KHN Morning Briefing

Summaries of health policy coverage from major news organizations.

State Highlights: Public Comments On Mass. Hospital Deal; Wash. Insurance Case Brings Allegations

A selection of health policy stories from Massachusetts, Washington state, Missouri and Pennsylvania.

WBUR: In Public Comments, Partners-Coakley Deal Brings Praise And Protest
Quite an “only in Massachusetts” moment. Patriots owner Robert Kraft and leaders of Raytheon, Suffolk Construction and Putnam Investments have all filed letters in support of an anti-trust agreement that would not normally see the light of day before a judge approves the deal. The opposition includes public health professors, a group of top economists and politicians battling Attorney General Martha Coakley in the governor’s race. This show of force is weighing in on a deal Coakley negotiated with Partners HealthCare. It would let the state’s largest hospital network expand its market power, but with constraints, some of which would last for 10 years (Bebinger, 7/24).

Seattle Times: Investigator: Children’s Hospital Ex-Hearing Judge Was Untruthful, Investigator Says 
Patricia Petersen, the state insurance office’s top administrative-law judge suspended in May over a messy set of dueling allegations, was misleading and untruthful in her characterizations of events surrounding a high-profile insurance case, an independent investigator has concluded. In a rebuttal and memo released Thursday with the investigation report, her lawyers accused the investigator of cherry-picking facts in an error-filled effort to wrongly castigate a judge who stood up for “judicial independence.” For example, her lawyers said, the investigator concluded that Petersen should have told lawyers in a case before her involving Seattle Children’s hospital that her husband had been a medical resident there. But that was over three decades ago, they noted, and he had no current financial interest in the hospital (Ostrom, 7/24).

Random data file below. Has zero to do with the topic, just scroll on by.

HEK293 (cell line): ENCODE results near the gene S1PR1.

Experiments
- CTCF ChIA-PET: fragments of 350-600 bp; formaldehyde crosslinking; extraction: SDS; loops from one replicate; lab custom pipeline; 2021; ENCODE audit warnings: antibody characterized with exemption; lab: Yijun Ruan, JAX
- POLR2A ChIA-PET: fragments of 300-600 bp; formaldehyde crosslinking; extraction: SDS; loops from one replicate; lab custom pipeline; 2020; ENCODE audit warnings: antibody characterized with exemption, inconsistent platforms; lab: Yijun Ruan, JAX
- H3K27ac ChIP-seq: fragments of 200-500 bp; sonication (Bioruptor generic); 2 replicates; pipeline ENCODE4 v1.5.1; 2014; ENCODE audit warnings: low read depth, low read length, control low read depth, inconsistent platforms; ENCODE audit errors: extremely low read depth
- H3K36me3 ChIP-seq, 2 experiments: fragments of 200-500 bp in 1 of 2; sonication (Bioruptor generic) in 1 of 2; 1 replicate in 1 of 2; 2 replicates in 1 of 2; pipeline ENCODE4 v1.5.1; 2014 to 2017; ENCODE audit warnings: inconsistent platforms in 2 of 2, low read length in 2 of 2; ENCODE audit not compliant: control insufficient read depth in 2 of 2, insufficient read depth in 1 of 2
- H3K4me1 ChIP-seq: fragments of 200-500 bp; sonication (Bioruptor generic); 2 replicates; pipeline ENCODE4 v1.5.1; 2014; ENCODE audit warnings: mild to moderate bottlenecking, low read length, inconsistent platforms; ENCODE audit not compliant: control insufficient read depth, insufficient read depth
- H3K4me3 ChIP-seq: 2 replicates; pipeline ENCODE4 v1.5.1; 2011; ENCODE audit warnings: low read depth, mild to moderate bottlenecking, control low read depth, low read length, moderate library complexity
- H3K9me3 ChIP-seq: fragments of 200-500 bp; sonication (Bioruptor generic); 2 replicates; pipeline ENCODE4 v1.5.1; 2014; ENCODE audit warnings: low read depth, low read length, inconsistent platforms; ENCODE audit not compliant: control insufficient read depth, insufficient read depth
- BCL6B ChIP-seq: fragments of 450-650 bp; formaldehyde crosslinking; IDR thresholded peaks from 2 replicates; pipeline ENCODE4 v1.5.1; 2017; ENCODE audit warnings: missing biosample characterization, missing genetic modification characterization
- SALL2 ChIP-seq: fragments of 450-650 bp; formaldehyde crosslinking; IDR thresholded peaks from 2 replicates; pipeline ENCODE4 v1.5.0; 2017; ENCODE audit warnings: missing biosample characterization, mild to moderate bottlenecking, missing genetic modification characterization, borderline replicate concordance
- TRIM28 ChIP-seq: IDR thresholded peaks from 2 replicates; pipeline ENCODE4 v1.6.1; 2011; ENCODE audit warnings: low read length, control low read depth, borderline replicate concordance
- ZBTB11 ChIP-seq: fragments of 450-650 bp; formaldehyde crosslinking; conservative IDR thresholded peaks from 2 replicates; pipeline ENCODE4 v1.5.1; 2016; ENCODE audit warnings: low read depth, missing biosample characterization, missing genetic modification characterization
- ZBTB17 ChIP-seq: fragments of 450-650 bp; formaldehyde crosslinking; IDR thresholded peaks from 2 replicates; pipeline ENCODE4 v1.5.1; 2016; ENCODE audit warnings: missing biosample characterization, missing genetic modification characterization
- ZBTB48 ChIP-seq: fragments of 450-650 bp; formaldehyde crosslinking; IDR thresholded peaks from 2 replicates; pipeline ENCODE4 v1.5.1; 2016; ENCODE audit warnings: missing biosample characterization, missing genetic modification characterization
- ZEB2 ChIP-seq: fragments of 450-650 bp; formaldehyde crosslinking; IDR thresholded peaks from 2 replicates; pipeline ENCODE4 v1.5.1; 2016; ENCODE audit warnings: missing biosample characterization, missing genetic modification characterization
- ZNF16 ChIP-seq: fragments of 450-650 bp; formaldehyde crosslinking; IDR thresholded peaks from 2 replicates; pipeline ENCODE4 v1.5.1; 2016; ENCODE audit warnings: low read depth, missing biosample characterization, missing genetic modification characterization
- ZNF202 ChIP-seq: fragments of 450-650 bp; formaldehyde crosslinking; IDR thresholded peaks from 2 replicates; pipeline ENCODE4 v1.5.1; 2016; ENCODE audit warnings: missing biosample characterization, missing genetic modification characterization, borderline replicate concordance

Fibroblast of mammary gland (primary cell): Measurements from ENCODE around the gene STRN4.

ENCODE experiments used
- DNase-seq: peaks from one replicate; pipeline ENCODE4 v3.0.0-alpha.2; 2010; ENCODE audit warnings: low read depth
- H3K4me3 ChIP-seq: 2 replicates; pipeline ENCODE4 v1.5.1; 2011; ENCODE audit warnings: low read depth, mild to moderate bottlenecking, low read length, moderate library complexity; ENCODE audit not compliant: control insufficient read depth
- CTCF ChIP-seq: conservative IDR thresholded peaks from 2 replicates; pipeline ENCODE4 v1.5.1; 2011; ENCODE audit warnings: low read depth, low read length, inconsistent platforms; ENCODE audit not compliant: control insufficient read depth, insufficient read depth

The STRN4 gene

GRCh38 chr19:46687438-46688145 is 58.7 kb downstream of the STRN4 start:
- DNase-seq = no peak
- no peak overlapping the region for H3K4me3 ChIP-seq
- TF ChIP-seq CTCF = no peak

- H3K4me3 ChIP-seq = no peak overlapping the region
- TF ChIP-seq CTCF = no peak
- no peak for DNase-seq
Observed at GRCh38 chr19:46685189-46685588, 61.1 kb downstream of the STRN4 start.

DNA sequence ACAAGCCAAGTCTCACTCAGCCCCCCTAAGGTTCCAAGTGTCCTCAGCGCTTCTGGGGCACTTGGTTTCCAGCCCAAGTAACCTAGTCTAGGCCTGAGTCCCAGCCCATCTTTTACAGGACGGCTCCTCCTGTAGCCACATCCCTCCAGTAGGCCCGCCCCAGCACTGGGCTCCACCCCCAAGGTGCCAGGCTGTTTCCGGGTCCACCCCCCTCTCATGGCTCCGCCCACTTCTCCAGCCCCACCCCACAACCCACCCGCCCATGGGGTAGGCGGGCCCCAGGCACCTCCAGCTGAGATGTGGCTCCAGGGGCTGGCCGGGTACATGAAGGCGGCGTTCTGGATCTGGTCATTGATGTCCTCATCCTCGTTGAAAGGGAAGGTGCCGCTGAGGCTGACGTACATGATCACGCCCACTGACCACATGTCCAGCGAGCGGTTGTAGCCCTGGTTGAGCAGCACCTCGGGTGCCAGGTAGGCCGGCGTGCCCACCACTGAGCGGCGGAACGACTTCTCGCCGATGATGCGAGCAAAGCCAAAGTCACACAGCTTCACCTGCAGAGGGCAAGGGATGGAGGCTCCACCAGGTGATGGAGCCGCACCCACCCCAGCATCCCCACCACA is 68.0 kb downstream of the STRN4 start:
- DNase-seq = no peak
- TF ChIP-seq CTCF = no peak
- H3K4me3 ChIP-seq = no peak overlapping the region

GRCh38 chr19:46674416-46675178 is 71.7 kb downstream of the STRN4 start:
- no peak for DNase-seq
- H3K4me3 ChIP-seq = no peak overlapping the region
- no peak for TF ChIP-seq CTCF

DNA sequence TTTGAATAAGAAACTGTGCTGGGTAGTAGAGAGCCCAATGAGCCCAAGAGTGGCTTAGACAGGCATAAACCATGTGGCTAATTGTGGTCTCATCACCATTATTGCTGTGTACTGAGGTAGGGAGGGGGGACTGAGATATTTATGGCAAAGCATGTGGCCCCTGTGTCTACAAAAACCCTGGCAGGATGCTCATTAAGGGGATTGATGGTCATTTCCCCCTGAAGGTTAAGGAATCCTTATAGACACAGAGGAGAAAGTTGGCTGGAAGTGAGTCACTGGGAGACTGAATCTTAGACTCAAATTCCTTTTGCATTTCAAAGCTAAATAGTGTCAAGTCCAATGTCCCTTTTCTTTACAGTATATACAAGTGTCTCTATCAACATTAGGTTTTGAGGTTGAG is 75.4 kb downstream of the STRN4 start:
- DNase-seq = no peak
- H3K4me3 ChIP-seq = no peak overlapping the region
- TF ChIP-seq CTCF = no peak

Kansas Health Institute News Service: New Missouri Law Pays Dividends For Kansas City Clinic
A year and a half ago, a local safety net clinic underwent one of the most significant changes in its more than four decades of serving the metropolitan area: It went from a purely free provider to one that also accepted paying patients covered by insurance. Known for years as the Kansas City Free Health Clinic, the organization became the Kansas City CARE Clinic to reflect that its donation-based operation had evolved to a fee-based, sliding-scale system with a minimum payment of $10. The shift promised hundreds of thousands of dollars in new revenue for the clinic, at 3515 Broadway in Kansas City, Mo., but lawmakers first needed to fix a glitch in a state statute. That finally occurred last week when Missouri Gov. Jay Nixon signed legislation shepherded through the General Assembly by State Sen. Jolie Justus, a Kansas City Democrat (Sherry, 7/24).

The Associated Press: Doctor Fires Back At Pennsylvania Hospital Gunman
A doctor told police that a patient fatally shot a caseworker at their hospital complex before the doctor pulled out his own gun and exchanged fire with him and wounded him, a prosecutor said Thursday night. Dr. Lee Silverman, a psychiatrist, was grazed in the temple during the gunfight in his office with patient Richard Plotts, according to Delaware District Attorney Jack Whelan (7/24).

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